FR&A Analysis: Hot-Button Topics Fail To Ignite Voters In Mayor/Council Election

2015 Election4

Democrats celebrate their victory Nov. 3.

The two hot topics of the past year or so failed to manifest themselves at the voting booth in the Nov. 3 election, an FR&A analysis of the results shows.

Although they were the subjects of several heated Township Council meetings and endless debates on social media, the development of Middlebush and Catalpa parks failed to result in the threatened voter backlash against incumbent Democrats.

And outrage against Township Councilman Rajiv Prasad (D At-Large) for his comments about residents opposed to the proposed Catalpa Park also did not spread to the voting booth, with Prasad easily besting the highest Republican vote-getter.

Township Councilman Phil Kramer (D-Ward 3) handily beat Republican Mayor Chris Kelly for the mayor’s seat, and Democratic At-Large incumbents Rajiv Prasad, Kimberly Francois and Shanel Robinson won election over their Republican challengers, Scott Siegel, Raleigh Steinhauer and Catherine Barrier.

Overall, out of 39,848 registered voters, a total of 8,585 voters – or 21.5 percent – actually showed up to the polls.

That’s down from 2011, the last time township voters picked a Mayor and Ward council members. That year, 27.5 percent of the township’s 36,694 registered voters exercised their franchise, according to figures supplied by the Somerset County Clerk’s Office.

A review of the districts affected by the decisions to build Middlebush and Catalpa parks shows that even though the parks were the sources of heated debates and threats to vote out incumbent Democrats, that outrage did not translate to any direct action of consequence.

The use of speakers by the Pop Warner Football organization at Middlebush, and the very creation of Catalpa Park – planned for about 25 acres off South Middlebush Road – drove angry residents to a handful of Township Council meetings in 2014 and 2015.

Social media-based opposition to Catalpa – and perceived overdevelopment in general – led Prasad to charge that that opposition was race-based, partly because cricket pitches are planned for Catalpa Park. Cricket is a favorite sport of Asian Indians.

That charge, as well as Prasad’s request that township Police Chief Lawrence Roberts ask the FBI to investigate two of the most outspoken critics of the park, led to a campaign to defeat Prasad at the polls.

But that campaign was unsuccessful, because even though Prasad was the lowest Democratic vote-getter, garnering 4,589 votes, he easily outpolled his nearest Republican challenger, Scott Siegel, who received 3,312 votes.

A review of voting results in the districts affected by the two parks shows that opposition to the parks did little to influence the vote.

Middlebush Park affects residents in District 19 in Ward 2 – in which it sits – and parts of Districts 26 and 28 in Ward 3.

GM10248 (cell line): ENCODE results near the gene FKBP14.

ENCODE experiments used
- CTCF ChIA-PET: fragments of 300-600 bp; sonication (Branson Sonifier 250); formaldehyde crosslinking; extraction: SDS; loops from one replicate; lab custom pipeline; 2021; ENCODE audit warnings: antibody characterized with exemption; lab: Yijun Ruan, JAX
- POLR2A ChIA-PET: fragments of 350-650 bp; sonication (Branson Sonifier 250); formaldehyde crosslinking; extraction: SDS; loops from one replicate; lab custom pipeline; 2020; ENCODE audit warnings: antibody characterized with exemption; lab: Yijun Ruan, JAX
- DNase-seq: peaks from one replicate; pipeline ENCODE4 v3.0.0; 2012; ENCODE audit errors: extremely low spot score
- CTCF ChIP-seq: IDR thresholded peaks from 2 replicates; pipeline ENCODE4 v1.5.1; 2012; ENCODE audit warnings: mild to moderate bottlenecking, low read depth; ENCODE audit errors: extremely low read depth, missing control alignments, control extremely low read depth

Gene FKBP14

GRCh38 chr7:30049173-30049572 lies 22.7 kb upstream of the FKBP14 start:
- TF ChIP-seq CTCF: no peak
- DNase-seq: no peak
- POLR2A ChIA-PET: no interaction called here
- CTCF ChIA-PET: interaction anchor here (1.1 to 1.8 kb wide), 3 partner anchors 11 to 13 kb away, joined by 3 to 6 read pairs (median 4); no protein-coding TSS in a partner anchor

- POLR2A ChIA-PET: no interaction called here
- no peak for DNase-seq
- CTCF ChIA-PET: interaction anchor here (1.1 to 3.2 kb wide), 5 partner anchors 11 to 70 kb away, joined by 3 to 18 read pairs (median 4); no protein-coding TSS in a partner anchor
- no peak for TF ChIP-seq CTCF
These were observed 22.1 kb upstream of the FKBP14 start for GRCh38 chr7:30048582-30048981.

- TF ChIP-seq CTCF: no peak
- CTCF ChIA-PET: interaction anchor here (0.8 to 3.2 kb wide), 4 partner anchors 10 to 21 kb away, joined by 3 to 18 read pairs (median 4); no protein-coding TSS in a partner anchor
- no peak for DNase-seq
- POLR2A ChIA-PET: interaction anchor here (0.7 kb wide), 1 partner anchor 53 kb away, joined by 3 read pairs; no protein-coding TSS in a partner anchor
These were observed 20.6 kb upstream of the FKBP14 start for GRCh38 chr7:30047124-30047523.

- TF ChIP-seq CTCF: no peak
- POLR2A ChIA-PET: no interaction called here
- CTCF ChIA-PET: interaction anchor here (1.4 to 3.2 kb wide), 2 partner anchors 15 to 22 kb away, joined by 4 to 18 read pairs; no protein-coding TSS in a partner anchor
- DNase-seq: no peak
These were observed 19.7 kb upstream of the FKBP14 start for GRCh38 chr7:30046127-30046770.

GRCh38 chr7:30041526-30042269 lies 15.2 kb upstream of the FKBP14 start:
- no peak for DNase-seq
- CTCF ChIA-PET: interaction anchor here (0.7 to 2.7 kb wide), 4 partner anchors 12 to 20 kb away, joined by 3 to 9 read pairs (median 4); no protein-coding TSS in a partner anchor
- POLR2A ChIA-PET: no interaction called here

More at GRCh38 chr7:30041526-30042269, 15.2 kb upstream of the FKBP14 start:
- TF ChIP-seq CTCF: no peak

In District 19, where about 23 percent of the 649 registered voters voted, Kramer beat Kelly 85-58 votes, and the council Democrats outpolled their challengers 254-169 votes.

In District 26, Kramer beat Kelly 132-80 votes, while the Democratic council slate beat the Republicans 303-285 votes. About 27 percent of that district’s 797 voters cast their ballots.

And in District 28, Kramer beat Kelly 106-88 votes, but the Republican council slate won, earning 298 votes to the Democrats’ 260. In that district, about 26 percent of its 751 registered voters went to the polls.

The proposed Catalpa Park sits in District 4 in Ward 1, but affects parts of Districts 5, 7, 8 and 10, also in Ward 1.

In District 4, which saw about 13 percent of its 942 registered voters head to the polls, Kramer beat Kelly 73-48 votes. The Democratic council slate bested their challengers with a tally of 205-147 votes.

District 5, where about 25 percent of its 749 voters went to the polls, was one of the few bright spots for Republicans. Kelly beat Kramer 101-85 votes, and the Republican council slate received 272 votes while the Democrats receives 262 votes.

District 5 was one of only seven districts won outright by Republicans.

In District 7, where about 16 percent of the 870 registered voters voted, Kramer beat Kelly 99-36 votes, and the Democratic council candidates easily beat their challengers 287-111 votes.

About 18 percent of District 8’s registered voters cast their ballots. Kramer beat Kelly 92-39 votes, and the Democratic council slate beat the Republicans by a count of 264-118 votes.

Finally, in District 1o, where about 19 percent of the district’s 820 registered voters cast their ballots, Kramer beat Kelly 90-68 votes. The Democratic council slate received 257 votes, while their challengers received 197 votes.

District 25 in Ward 4 had the highest voter turnout at nearly 32 percent, while District 33 in Ward 3 had the lowest, at just about 9.3 percent.

Mayor and Township Council Results – 2015
(Use cursor to scroll horizontally to see entire table)

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